. For the first time, a single regulatory authority will have the power to protect consumers from bad loans and credit deals, the same way the FDA protects patients from dangerous drugs. Armed with an annual budget of $500 million — exempt from congressional cost- cutting — the agency will police everything from payday loans to jumbo mortgages. [...] Another measure pushed by Obama — the Credit CARD Act
— has already forced Visa, MasterCard and American Express to include a box on your statement spelling out how long it will take to pay off your debt making only the minimum payment. It also bans credit-card companies from jacking up your rate without warning, and places stiff restrictions on luring college kids into mountains of debt with easy credit."
8 | Launching a Clean-Energy MoonShot:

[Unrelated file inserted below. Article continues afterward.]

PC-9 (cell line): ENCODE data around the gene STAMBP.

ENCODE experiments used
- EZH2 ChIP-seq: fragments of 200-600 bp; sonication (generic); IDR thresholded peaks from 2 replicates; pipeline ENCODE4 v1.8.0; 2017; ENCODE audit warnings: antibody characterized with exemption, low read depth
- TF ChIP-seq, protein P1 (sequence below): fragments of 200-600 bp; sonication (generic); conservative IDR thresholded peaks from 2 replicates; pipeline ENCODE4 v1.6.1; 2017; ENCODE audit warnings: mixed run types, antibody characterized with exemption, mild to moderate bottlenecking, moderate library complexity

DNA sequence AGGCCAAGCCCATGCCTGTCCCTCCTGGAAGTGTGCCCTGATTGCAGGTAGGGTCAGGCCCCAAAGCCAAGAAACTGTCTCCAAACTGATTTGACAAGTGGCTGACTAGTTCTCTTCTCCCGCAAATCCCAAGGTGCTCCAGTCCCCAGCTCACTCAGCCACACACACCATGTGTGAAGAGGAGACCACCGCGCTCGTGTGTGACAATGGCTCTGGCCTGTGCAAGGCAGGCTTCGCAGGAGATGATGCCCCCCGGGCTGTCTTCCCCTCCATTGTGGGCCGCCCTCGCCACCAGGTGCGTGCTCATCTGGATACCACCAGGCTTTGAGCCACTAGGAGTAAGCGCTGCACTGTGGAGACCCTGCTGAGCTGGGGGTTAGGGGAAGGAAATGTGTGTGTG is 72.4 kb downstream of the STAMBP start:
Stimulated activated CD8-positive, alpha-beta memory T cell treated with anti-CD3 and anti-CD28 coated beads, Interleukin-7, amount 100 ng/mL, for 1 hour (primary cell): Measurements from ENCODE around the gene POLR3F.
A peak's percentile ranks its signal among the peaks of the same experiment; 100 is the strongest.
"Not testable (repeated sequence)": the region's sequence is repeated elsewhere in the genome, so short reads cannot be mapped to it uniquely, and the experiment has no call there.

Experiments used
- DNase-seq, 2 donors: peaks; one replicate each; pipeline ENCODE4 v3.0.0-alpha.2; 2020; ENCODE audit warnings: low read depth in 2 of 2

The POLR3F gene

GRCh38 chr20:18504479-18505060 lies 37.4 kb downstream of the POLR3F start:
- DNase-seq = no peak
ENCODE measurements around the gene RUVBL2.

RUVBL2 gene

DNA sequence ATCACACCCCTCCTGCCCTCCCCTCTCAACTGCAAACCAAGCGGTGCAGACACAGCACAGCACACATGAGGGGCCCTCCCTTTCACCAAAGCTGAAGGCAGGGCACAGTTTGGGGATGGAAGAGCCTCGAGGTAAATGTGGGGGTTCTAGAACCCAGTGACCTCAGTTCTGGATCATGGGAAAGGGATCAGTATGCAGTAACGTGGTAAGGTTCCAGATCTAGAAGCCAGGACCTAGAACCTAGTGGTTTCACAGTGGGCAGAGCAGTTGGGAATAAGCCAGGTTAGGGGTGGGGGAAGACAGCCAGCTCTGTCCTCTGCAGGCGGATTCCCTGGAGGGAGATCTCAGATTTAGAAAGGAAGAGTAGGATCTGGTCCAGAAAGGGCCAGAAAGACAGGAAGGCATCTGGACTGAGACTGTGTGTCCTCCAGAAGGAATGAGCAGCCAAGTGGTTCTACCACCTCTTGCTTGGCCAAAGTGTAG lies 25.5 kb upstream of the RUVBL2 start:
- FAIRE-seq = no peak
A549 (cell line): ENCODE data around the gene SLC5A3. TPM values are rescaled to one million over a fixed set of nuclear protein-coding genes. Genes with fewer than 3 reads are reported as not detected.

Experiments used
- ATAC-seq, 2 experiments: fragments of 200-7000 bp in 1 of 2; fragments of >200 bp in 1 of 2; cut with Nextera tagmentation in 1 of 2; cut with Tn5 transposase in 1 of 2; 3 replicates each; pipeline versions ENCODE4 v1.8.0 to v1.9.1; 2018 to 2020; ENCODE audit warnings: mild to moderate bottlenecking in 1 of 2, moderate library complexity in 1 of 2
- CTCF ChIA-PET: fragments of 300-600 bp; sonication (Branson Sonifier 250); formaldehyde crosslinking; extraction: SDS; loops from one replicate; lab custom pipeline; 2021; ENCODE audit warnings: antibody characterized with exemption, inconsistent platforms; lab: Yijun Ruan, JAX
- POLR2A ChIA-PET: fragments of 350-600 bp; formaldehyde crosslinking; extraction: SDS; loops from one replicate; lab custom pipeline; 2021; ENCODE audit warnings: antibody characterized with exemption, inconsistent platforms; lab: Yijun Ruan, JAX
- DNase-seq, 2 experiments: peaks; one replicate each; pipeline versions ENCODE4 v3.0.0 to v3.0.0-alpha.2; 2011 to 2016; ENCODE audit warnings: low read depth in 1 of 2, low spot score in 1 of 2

"Consider that the stimulus targeted $94 billion for clean energy — making unprecedented investments in everything from weatherizing federal buildings to building solar thermal plants in the Mojave. Roughly half of the money involves direct federal spending. But the administration structured the other half — $46 billion — as matching funds and loan guarantees that are realized only when the private sector steps up with capital of its own. According to a report from the president's Council of Economic Advisers, every dollar of federal co-investment is attracting more than $2 in private capital. Add it all up, and the Recovery Act is driving more than $200 billion in public and private investment in clean energy — $20 billion more than the Apollo program would have cost in today's dollars. [...] What is the country getting for this moonshot? The investment is on track to double the nation's renewable-energy generating capacity by 2012 — bringing enough clean energy online to power New York around the clock. It will also double the nation's manufacturing capacity for wind turbines and solar panels, driving down the cost of clean energy so it can compete with fossil fuels [...] By executive order, all federal agencies are now required to reduce their carbon pollution by 28 percent in the next decade. That act alone is enough to scrub 101 million metric tons of carbon from the atmosphere — as much climate-heating pollution as Ireland and Hungary generate combined."